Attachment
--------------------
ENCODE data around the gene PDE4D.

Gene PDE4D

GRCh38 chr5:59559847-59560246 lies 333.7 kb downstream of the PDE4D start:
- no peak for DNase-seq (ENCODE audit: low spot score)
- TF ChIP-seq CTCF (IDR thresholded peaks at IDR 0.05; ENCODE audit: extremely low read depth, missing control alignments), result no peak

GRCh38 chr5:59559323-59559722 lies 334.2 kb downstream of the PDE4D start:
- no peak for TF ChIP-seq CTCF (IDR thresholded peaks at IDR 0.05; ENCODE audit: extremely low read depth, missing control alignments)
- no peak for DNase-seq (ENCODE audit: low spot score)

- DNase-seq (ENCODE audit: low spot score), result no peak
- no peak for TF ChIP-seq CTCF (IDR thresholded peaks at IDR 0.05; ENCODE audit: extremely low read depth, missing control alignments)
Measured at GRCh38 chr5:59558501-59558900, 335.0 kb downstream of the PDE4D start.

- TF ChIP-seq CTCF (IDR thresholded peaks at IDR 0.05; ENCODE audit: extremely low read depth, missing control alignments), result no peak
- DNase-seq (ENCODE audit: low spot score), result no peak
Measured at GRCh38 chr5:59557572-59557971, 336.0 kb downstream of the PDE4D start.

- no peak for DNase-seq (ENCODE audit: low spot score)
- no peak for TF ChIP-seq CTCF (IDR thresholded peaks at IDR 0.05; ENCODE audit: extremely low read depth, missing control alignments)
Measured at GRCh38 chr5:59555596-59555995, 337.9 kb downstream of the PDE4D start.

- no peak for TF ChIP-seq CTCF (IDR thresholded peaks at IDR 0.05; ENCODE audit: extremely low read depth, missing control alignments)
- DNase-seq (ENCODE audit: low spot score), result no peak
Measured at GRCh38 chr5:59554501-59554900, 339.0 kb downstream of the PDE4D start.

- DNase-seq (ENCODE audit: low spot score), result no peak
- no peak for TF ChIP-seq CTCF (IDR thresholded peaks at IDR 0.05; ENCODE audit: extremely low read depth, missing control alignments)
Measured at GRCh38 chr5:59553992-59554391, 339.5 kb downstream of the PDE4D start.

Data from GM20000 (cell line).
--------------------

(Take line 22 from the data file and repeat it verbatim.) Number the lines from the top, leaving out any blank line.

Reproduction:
- no peak for TF ChIP-seq CTCF (IDR thresholded peaks at IDR 0.05; ENCODE audit: extremely low read depth, missing control alignments)